Moore's Law
Moore’s Law is not a law of science founded in scientific investigation but an uncannily accurate projection based on observation. The law states that the complexity (i.e., number of transistors per chip) for minimum component costs has increased at a rate of roughly a factor of two per year. Certainly over the short term this rate can be expected to continue, if not to increase. Over the longer term, the rate of increase is a bit more uncertain, although there is no reason to believe it will not remain nearly constant for at least 10 years. That means by 1975, the number of components per integrated circuit for minimum cost will be 65,000. Anyone working in the computer industry will at some time hear about Moore’s Law because of its ability to predict future processor transistor density and thus performance. In 1965, just four years after the first planar integrated circuit was discovered (not microprocessor), Dr. Gordon E. Moore with Intel had observed exponential growth in the number of transistors that could be manufactured on a chip. Dr. Moore went on to predict this exponential growth would continue. As it turned out, Intel has been able to manufacture microprocessor chips that at least doubled the number of transistors over a 12-month period or so and yet the cost per transistor has dropped over time. For more on this subject from Ron Fenley's columns in the HAL-PC Magazine, go here. For more on this subject from the Intel Corporation, go here.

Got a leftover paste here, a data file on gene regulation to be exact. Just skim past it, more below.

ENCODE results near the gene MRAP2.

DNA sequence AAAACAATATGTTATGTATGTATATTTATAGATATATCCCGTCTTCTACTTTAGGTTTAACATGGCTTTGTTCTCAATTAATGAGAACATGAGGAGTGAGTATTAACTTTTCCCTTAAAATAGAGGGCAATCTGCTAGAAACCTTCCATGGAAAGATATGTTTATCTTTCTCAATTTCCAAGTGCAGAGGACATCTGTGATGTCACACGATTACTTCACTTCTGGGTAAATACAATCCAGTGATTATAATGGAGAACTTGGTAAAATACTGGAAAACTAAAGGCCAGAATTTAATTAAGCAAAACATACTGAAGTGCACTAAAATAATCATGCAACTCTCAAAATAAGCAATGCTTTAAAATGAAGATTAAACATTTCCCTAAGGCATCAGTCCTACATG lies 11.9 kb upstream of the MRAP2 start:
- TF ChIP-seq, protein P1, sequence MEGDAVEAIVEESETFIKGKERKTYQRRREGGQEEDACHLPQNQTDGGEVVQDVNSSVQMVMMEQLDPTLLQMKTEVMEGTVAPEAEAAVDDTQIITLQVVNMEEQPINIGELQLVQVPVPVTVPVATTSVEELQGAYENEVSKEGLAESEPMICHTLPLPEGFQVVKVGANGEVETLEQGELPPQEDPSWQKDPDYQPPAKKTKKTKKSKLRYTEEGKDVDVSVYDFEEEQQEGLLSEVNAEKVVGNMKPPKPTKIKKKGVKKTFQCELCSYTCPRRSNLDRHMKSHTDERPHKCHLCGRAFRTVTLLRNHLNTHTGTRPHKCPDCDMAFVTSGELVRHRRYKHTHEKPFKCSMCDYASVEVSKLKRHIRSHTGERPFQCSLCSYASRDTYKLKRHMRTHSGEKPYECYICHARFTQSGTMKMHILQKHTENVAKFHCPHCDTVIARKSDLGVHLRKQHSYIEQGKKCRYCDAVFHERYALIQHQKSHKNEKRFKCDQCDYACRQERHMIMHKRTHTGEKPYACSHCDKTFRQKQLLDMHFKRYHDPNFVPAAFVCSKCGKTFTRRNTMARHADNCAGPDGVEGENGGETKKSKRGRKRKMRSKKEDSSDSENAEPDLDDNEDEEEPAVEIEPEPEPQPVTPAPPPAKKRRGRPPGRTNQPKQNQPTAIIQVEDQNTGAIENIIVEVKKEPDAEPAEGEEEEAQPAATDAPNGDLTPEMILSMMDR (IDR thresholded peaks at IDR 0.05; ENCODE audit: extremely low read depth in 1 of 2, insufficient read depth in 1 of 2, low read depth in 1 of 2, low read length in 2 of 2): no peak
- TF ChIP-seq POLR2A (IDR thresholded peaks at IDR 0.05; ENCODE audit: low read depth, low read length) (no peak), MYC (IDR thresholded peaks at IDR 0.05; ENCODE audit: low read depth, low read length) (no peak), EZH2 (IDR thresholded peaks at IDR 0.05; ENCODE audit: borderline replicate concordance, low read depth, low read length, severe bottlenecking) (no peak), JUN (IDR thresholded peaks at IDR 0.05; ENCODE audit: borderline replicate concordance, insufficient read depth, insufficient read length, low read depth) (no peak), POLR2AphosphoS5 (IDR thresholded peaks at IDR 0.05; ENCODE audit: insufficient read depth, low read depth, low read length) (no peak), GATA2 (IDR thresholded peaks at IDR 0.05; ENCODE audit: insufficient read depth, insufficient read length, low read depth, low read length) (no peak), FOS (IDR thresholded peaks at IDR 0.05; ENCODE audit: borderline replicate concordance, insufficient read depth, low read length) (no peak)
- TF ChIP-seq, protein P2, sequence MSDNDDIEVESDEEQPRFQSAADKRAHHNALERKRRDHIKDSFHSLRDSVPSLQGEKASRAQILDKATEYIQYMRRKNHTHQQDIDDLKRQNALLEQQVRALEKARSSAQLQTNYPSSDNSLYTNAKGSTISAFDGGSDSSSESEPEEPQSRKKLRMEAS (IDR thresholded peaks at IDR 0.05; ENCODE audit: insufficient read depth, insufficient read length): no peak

Here's a Fascinating Graph to Think About |
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